The Problem of Transcendence in Irigaray’s Philosophy of Sexual Difference

Haynes, Patrice (2010) The Problem of Transcendence in Irigaray’s Philosophy of Sexual Difference. In: New Topics in Feminist Philosophy of Religion: Contestations and Transcendence Incarnate. The Feminist Philosophy Collection . Springer Netherlands, Dordrecht, pp. 279-296. ISBN 9781402068324

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In this chapter, I argue that Irigaray’s attempt to articulate transcendence-in-immanence, through her notion of a sensible transcendental, unwittingly leads to a conception of sexed embodiment that cannot properly account for the relation between the two of sexual difference, which is so central to her project. By exploring the metaphysics underpinning Irigaray’s sensible transcendental through an analysis of her novel philosophy of nature, I suggest a way of approaching her idea of “becoming divine” more in terms of Naturphilosophie, rather than Feuerbachian projection by which it is so often considered. However, I contend that Irigaray’s vision of nature’s primordial sexual difference—through which a sensible transcendental can be realized—results in a gulf between male and female subjects such that the two are unable to work towards the mutual recognition necessary for love and social transformation. In response to this problem, and in dialogue with Rowan Williams and Pamela Sue Anderson, I suggest a conception of transcendence in terms of critical thinking, or “thinking in dispossession,” in order to facilitate the work of mutual recognition between embodied subjects.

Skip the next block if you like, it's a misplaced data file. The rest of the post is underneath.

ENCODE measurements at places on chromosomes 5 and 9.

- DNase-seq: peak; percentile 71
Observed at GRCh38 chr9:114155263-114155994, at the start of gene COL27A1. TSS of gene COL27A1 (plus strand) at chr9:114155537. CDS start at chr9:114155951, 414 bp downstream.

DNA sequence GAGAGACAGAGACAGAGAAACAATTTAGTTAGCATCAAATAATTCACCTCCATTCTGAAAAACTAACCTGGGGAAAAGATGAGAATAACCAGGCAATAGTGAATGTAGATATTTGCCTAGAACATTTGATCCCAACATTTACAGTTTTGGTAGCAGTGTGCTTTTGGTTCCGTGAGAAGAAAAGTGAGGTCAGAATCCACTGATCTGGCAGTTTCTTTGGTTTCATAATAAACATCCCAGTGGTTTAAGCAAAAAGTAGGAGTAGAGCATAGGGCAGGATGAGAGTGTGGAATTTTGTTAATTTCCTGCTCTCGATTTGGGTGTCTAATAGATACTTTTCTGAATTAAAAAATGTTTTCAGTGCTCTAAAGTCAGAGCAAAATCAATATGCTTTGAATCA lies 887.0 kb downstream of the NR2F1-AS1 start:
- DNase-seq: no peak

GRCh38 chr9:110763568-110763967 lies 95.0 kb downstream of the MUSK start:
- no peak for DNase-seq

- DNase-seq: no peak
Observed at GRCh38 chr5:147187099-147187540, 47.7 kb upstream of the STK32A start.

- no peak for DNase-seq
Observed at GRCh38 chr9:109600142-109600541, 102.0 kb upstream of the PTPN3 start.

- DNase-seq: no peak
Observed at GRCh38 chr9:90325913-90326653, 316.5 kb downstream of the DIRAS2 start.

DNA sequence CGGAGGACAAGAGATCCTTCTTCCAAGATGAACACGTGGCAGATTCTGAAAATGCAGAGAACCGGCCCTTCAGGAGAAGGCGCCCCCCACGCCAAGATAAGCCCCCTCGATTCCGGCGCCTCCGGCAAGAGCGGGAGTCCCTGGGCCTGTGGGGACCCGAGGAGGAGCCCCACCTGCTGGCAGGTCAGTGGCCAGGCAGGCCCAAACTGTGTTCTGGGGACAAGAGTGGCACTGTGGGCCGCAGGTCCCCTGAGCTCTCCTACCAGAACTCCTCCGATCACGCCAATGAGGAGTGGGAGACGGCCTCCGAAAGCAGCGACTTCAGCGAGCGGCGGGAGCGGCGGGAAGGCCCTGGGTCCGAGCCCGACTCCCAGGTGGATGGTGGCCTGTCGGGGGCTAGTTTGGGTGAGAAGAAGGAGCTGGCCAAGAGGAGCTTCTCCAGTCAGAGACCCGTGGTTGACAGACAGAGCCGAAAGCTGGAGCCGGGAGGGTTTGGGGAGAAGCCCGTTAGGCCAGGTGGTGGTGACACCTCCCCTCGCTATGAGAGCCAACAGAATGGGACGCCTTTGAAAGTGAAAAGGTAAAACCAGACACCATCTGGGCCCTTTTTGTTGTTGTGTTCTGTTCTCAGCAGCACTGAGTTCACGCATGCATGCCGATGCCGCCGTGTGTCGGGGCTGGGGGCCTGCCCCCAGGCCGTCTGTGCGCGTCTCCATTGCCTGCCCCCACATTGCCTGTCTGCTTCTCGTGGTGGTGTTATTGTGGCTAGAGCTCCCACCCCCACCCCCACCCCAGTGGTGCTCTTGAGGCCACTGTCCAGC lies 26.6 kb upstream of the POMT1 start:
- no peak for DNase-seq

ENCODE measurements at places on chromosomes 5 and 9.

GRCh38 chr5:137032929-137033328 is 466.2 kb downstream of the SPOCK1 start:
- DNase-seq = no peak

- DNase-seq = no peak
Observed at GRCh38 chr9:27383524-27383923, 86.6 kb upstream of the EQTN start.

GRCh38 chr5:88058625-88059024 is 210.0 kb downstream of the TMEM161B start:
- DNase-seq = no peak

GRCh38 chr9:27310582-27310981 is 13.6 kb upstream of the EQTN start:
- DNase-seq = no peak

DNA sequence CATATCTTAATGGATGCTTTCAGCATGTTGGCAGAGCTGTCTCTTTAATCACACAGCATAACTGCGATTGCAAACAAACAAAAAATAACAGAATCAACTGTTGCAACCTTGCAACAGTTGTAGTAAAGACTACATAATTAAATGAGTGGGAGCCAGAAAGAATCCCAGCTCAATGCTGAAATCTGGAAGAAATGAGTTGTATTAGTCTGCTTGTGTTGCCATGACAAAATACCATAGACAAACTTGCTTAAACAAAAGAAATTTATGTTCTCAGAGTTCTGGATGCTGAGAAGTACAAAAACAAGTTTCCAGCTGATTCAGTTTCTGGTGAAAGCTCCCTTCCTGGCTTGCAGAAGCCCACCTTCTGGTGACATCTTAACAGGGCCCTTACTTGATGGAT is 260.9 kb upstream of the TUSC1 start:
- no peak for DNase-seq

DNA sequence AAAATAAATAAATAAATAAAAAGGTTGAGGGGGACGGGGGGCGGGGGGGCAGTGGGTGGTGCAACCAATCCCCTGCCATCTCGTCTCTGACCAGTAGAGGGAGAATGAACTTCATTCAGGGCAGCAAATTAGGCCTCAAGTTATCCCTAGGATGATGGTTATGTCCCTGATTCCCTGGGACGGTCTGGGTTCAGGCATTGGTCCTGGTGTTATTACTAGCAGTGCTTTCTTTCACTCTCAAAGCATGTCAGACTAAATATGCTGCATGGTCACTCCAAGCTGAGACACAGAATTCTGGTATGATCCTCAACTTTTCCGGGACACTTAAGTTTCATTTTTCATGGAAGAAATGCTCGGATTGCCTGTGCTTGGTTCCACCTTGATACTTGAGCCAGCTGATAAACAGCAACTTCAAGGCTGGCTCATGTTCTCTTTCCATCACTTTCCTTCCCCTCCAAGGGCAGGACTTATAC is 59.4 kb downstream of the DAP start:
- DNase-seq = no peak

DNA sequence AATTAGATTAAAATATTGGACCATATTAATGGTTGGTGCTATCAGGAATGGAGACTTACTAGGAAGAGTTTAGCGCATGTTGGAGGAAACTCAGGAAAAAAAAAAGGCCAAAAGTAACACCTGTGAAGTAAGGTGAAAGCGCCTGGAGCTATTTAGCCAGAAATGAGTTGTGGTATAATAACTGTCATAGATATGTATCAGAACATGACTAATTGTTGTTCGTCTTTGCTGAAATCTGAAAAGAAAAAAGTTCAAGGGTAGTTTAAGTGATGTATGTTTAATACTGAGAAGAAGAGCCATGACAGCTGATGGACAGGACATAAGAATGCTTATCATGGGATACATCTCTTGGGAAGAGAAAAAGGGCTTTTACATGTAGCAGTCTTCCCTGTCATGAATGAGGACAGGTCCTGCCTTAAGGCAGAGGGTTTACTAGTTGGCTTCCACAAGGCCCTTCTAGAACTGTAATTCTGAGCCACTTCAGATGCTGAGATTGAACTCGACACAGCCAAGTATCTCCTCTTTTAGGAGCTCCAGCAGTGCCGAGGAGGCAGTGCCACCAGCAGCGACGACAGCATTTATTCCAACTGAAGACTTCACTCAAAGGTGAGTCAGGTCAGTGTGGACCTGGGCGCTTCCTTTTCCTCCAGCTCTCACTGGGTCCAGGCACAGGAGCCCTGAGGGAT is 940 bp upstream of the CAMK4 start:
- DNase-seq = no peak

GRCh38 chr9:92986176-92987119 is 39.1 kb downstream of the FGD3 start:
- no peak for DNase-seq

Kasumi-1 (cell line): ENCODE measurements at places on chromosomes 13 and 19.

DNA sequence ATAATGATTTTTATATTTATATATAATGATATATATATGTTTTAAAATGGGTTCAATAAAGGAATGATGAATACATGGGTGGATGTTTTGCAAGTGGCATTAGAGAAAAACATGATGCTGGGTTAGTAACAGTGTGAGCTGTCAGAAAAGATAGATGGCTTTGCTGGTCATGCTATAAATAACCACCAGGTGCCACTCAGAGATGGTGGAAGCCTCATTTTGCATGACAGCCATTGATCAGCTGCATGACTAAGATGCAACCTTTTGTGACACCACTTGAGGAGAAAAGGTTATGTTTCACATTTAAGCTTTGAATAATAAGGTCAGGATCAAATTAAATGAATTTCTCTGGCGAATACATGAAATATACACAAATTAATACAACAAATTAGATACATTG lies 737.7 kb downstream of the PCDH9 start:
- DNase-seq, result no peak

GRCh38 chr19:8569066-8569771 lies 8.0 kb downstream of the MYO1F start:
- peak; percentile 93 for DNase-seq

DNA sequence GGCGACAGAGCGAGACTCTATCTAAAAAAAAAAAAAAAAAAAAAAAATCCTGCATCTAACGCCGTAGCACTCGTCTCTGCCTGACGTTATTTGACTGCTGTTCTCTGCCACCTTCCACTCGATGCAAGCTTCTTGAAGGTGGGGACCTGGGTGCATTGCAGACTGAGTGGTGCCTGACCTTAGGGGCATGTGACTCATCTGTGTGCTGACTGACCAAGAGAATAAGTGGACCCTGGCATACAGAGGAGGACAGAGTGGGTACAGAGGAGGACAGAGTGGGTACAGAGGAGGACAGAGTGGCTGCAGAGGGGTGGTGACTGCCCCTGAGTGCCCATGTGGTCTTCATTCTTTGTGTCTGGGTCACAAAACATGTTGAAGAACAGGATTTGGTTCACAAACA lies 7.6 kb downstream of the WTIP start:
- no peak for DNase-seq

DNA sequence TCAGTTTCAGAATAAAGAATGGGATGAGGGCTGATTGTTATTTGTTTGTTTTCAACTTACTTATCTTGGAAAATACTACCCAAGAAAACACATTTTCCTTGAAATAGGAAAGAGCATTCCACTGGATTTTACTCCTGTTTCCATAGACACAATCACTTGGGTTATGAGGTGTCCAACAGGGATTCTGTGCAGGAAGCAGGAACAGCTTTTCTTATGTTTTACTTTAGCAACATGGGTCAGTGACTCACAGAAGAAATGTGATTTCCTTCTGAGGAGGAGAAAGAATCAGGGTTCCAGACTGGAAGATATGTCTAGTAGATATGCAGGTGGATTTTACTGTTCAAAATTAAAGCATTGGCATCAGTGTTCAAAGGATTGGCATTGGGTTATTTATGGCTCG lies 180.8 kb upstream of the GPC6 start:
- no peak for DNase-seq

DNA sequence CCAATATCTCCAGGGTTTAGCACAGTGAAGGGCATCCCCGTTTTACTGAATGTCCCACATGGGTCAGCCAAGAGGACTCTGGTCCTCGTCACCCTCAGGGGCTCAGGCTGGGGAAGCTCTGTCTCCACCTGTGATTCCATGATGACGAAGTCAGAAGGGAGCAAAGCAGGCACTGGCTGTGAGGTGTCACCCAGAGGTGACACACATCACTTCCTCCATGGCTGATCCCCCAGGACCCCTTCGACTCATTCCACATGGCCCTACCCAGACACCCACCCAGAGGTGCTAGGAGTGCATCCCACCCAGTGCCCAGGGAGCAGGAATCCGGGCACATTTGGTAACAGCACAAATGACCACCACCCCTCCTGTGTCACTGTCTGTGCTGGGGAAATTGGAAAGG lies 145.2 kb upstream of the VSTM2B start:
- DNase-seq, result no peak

Item Type: Book Section
Keywords: Sensible transcendental, Transcendence, Nature, Sexual difference
Subjects: B Philosophy. Psychology. Religion > B Philosophy (General)
Faculty / Department: Faculty of Arts & Humanities > Theology, Philosophy and Religion
Depositing User: Susan Murray
Date Deposited: 01 Aug 2013 11:00
Last Modified: 09 Aug 2013 08:39

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